Oil spills are inevitable, they are difficult to clean-up and they can have devastating effects on local ecosystems. Here are few examples of oil spills that illustrate the dangers of fossil fuels.
The fossil fuel industry is driving feedback loops that include both melting permafrost and sea-level rise. It is not hyperbole to say that the fossil fuel industry is pushing us towards tipping points that could cause the collapse of civilization.
One of the most devastating oil spills in recent memory took place in the Russian Arctic at the end of May. Melting permafrost is but one of the Arctic feedback loops caused by emissions from the fossil fuel industry. The Arctic is warming faster than the rate of global average warming. In the case of the most recent Russian spill, global warming caused ground subsidence under a storage tank that leaked 21,000 tonnes of diesel oil into the Ambarnaya river and a glacial lake.
Oil spills are commonly far worse than reported many of which continue to leech oil years after the initial spill. In June the controversial Trans Mountain pipeline sprung a leak in Abbotsford. The company was quick to claim that the spill was contained but the Wilderness Committee, released aerial photographs that appear to show oil spreading over the Sumas aquifer. This is the 80th time the pipeline has spilled. The pipeline was acquired by the Canadian federal government after it agreed to pay Texas energy giant Kinder Morgan $4.5 billion in 2018 for its Canadian assets. The Trans Mountain Pipeline Expansion project is a $12.6-billion carbon bomb paid for by Canadian taxpayers.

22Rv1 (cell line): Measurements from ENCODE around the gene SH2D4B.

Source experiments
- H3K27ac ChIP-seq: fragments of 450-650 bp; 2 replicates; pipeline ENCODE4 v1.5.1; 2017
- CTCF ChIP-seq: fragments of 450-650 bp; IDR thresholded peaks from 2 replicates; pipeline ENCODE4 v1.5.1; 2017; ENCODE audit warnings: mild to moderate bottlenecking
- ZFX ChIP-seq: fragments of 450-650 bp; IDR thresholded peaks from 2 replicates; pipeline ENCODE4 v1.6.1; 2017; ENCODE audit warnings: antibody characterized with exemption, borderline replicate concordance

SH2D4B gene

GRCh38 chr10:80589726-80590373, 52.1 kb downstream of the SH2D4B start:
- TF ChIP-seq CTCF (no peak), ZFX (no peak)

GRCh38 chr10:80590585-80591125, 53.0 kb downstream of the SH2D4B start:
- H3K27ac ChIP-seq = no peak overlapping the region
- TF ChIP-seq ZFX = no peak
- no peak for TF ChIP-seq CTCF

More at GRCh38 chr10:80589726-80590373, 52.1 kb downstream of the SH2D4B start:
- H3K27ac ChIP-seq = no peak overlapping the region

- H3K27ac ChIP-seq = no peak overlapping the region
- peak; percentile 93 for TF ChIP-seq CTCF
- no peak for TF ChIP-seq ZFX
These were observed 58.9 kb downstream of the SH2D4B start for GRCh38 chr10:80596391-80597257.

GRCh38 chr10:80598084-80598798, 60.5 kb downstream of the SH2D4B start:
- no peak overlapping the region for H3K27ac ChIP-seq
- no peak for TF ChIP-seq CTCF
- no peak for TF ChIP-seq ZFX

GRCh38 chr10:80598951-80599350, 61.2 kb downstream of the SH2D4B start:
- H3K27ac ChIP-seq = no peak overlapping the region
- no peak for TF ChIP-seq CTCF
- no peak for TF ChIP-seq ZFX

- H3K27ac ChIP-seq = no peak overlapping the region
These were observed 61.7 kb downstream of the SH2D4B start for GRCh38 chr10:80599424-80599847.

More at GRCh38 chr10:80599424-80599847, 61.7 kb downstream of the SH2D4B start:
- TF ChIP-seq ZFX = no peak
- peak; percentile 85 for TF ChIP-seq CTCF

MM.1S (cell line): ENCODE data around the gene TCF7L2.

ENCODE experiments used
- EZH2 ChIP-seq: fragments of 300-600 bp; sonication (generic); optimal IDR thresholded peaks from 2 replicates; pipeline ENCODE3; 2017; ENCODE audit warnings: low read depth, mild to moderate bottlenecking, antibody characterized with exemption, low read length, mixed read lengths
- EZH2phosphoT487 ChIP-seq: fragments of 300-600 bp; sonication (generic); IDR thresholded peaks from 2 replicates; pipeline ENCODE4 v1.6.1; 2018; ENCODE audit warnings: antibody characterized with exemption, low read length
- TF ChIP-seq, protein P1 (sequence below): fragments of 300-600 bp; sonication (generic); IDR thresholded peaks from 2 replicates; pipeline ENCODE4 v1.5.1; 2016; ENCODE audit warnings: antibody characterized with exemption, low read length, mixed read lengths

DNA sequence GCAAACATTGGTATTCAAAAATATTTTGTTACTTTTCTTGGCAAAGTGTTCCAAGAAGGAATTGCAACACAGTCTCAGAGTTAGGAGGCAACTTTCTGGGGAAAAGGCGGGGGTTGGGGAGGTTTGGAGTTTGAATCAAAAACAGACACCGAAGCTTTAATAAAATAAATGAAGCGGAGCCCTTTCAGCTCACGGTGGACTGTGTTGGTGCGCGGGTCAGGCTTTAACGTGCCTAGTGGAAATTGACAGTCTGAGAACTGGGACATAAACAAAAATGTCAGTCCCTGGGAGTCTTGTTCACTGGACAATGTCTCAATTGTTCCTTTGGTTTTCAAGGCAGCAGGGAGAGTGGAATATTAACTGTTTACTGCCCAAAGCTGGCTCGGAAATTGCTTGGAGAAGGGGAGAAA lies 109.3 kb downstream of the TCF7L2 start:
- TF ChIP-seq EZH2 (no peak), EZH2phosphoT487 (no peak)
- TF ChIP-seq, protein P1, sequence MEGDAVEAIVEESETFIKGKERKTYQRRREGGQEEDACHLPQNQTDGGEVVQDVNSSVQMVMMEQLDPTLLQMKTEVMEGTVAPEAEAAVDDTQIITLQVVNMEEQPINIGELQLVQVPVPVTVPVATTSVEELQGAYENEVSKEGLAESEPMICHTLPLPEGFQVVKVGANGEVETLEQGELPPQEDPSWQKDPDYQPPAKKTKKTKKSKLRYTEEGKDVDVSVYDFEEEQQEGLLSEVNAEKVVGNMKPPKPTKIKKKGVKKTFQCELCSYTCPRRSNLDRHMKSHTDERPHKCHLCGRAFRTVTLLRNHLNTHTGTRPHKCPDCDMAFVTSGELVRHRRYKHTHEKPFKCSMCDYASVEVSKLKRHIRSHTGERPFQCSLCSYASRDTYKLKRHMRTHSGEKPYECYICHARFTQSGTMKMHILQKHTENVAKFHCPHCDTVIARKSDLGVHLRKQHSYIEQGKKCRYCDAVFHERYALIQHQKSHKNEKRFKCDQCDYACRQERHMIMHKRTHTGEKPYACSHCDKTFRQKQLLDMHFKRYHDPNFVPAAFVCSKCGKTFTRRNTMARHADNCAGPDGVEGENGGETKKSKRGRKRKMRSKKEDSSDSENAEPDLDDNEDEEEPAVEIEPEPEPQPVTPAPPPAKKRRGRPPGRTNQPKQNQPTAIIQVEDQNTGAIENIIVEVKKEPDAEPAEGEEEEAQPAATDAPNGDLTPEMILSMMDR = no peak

One of the most tragic recent oil spills took place in Mauritius which is one of the island countries that are at risk from sea-level rise due to climate change. They are also struggling with a coronavirus outbreak. In August a ship hauling 4,000 tons of fuel off the coast of the Indian Ocean island ran aground in environmentally sensitive waters. This spill forced the government to declare a state of environmental emergency. “We are in a situation of environmental crisis,” the environment minister of Mauritius, Kavy Ramano said.
Tons of diesel and oil are now leaking into the water, Greenpeace Africa’s climate and energy manager Happy Khambule said in a statement. “Thousands of species around the pristine lagoons of Blue Bay, Pointe d’Esny and Mahebourg are at risk of drowning in a sea of pollution, with dire consequences for Mauritius’ economy, food security and health,” Khambule said.
Repeated Spills Show the Soulless Self-Interest of Fossil Fuel Companies
Top 25 Oil Spills Over 1000 Tonnes in the Last Decade
The Dangers of Transporting Fossil Fuels
Partial Summary of Oil Spills in 2016
Summary of Fossil Fuel Spills in 2015 (Videos)
Oil Spill in Peru is a Life Threatening Emergency for Local Indigenous People (Video)
Three of the Most Destructive Tanker Oil Spills in History
Unstoppable Oil Leak at a Tar Sands Production Site in Alberta
Pipelines and Oil Spills in Alberta Canada
Two More Reasons to Move Beyond Fossil Fuels
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